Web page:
PUTRAJAYA: Removing all economic barriers for women in Malaysia could increase the country's per capita income by 26.2%, a World Bank report has found.
In a report titled “Breaking Barriers: Toward Better Opportunities for Women in Malaysia”, it was found that while girls performed better in schools, the female labour participation rate is still low with women comprising only 39% of the workforce compared with men, who represented 61%.
It also identified the lack of accessible and affordable child and elderly services as some of the main constraints keeping women away from the workforce.
Deputy Prime Minister Datuk Seri Dr Wan Azizah Wan Ismail, who officiated at the launch of the report, said the Women, Family and Community Development Ministry is looking into the issues that are preventing women from participating in the workforce.
“This is a necessity for our nation that is undergoing demographic change.
“While we have steadily increased the female labour force participation since 2010, there remain significant gaps between men's and women's economic opportunities, ” she said.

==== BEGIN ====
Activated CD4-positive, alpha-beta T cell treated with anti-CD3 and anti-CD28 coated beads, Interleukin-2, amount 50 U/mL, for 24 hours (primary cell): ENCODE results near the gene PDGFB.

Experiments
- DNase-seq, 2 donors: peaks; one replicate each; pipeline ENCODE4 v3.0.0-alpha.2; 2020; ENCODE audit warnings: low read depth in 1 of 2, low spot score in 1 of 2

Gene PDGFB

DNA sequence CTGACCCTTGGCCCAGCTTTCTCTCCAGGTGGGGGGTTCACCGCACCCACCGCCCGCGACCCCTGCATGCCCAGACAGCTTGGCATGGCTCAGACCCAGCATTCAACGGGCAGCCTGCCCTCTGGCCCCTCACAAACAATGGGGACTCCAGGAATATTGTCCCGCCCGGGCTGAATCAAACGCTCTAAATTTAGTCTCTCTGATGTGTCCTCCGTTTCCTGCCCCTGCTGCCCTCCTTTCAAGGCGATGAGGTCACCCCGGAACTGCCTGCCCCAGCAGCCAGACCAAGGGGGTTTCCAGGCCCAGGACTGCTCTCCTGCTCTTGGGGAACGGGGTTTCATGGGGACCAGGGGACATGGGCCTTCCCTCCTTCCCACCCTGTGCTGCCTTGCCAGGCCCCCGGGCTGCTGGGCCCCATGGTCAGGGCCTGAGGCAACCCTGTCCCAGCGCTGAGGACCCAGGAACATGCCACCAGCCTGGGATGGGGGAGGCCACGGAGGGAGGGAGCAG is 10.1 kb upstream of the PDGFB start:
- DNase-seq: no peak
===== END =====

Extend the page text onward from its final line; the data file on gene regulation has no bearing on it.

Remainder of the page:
Dr Wan Azizah, who is also Women, Family and Community Development Minister, said the recently completed Gender Mainstreaming Framework will soon be recommended to be used in all ministries and government agencies.
The framework comes under the Gender Action Plan which aims to recommend how gender perspectives and gender targets are to be integrated into all government planning and budgeting.
The framework, which was jointly drafted by the ministry and the United Nations Development Programme, is being reviewed by her ministry and will be presented to other ministries soon.
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